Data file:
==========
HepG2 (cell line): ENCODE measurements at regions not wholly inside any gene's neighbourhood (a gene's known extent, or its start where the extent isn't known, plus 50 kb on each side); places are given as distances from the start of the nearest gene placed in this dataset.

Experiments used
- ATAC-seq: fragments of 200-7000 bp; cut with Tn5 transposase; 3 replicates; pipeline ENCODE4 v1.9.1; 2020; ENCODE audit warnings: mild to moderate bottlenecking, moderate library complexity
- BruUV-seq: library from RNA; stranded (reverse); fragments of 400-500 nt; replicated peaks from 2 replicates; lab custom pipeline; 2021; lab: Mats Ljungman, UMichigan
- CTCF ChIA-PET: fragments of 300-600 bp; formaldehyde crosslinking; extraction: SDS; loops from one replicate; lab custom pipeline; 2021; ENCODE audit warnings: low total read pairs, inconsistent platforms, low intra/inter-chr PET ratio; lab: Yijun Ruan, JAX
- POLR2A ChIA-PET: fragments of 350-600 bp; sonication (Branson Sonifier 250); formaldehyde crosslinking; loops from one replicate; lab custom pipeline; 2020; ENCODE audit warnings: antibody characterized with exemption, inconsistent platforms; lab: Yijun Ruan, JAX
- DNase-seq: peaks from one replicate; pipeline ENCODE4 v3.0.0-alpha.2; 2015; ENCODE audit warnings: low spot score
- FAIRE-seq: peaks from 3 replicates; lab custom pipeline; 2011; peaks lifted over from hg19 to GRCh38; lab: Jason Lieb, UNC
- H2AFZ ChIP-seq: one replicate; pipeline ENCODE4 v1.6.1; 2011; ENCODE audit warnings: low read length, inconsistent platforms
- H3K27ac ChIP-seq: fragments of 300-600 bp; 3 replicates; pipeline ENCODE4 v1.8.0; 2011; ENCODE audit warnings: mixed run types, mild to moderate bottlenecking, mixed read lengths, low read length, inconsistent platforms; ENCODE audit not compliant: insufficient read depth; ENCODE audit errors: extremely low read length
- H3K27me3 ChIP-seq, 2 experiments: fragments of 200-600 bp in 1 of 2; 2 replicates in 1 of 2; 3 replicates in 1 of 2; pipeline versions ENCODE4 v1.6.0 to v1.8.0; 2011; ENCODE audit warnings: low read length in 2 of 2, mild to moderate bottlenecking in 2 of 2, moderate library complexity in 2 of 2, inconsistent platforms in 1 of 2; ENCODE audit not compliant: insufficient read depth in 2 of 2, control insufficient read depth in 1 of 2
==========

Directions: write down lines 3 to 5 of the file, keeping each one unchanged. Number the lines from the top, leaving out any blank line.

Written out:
- ATAC-seq: fragments of 200-7000 bp; cut with Tn5 transposase; 3 replicates; pipeline ENCODE4 v1.9.1; 2020; ENCODE audit warnings: mild to moderate bottlenecking, moderate library complexity
- BruUV-seq: library from RNA; stranded (reverse); fragments of 400-500 nt; replicated peaks from 2 replicates; lab custom pipeline; 2021; lab: Mats Ljungman, UMichigan
- CTCF ChIA-PET: fragments of 300-600 bp; formaldehyde crosslinking; extraction: SDS; loops from one replicate; lab custom pipeline; 2021; ENCODE audit warnings: low total read pairs, inconsistent platforms, low intra/inter-chr PET ratio; lab: Yijun Ruan, JAX